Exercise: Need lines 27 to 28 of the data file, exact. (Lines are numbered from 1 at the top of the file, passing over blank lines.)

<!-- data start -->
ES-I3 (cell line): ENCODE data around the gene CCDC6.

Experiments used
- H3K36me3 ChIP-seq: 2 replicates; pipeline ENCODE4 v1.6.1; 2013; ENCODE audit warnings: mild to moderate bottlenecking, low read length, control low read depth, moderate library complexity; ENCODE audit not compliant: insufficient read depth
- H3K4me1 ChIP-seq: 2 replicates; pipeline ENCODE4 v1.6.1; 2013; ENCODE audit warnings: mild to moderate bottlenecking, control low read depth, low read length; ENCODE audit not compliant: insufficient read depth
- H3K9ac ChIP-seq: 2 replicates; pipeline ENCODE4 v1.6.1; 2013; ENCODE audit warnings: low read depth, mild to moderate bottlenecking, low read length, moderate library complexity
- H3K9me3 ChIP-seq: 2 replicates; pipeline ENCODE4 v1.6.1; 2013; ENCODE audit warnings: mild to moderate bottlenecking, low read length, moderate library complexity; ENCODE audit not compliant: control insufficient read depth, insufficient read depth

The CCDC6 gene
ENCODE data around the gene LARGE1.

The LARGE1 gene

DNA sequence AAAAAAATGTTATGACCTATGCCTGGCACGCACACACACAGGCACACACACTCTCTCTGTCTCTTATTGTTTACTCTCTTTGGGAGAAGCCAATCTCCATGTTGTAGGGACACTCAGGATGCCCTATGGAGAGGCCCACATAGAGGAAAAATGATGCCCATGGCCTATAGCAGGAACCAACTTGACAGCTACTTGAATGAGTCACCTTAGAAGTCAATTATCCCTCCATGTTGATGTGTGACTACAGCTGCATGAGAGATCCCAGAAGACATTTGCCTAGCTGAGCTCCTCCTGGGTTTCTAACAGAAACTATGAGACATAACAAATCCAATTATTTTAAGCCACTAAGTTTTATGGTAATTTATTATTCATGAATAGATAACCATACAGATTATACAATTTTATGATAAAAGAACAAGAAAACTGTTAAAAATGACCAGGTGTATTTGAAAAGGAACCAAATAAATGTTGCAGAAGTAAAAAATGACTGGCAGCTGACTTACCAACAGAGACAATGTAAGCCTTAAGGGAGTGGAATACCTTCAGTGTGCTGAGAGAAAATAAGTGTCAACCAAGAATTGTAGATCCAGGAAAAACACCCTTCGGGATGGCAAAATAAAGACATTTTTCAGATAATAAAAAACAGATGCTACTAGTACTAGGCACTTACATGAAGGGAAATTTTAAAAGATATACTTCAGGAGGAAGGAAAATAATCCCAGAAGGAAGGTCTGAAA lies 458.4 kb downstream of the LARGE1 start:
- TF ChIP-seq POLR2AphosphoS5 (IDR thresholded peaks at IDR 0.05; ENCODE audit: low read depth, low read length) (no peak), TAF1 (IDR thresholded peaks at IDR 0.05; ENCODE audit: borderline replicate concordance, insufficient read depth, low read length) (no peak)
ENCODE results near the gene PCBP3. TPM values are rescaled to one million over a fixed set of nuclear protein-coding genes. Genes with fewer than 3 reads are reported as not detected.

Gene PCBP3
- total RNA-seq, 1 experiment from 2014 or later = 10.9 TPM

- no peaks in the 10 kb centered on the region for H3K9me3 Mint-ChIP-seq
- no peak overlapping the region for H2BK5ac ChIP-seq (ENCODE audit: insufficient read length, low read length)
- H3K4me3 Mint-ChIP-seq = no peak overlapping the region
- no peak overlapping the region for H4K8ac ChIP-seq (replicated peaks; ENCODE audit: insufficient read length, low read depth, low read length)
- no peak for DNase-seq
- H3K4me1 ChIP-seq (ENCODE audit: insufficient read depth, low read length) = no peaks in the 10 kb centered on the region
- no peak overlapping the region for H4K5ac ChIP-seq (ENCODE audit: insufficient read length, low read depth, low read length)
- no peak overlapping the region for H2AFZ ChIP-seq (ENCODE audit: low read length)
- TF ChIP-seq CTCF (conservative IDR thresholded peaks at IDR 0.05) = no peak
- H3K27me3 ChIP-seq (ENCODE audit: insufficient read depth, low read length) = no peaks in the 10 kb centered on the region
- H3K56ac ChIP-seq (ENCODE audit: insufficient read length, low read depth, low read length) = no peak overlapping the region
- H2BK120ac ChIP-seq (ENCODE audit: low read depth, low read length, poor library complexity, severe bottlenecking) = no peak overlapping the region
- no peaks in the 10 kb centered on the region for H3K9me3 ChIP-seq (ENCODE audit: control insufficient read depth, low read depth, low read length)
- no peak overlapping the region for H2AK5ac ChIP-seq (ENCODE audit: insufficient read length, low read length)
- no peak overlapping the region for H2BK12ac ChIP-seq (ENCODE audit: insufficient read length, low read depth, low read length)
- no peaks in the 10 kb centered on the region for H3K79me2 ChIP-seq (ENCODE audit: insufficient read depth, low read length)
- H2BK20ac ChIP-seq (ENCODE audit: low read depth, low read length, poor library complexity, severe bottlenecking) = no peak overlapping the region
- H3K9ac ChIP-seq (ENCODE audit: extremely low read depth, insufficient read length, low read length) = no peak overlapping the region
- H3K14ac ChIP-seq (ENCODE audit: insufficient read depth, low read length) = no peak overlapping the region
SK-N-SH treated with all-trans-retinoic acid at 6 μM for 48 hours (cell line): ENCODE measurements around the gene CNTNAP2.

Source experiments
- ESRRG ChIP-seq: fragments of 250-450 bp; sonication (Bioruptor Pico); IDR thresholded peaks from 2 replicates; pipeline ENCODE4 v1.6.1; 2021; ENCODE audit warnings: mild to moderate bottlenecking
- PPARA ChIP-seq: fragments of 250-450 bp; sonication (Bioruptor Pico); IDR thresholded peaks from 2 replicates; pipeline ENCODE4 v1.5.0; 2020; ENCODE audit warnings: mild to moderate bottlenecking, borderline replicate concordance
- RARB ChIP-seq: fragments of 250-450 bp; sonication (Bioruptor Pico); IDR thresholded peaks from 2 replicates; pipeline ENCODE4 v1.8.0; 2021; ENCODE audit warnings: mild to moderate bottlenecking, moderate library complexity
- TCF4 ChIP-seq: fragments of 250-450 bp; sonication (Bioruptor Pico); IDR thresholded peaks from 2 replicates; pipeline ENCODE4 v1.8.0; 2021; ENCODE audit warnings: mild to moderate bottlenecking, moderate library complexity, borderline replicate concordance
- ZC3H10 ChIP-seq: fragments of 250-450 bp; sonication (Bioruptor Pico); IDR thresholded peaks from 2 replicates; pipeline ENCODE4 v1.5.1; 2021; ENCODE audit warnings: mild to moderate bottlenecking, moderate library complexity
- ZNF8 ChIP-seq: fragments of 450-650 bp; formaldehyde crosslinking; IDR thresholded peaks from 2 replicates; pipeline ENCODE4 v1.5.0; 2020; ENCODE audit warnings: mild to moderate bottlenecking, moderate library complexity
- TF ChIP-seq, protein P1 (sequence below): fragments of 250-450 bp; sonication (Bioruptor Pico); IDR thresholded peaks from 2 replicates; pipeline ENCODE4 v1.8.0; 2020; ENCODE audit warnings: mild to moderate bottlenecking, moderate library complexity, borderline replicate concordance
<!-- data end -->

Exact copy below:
- no peaks in the 10 kb centered on the region for H3K9me3 ChIP-seq (ENCODE audit: control insufficient read depth, low read depth, low read length)
- no peak overlapping the region for H2AK5ac ChIP-seq (ENCODE audit: insufficient read length, low read length)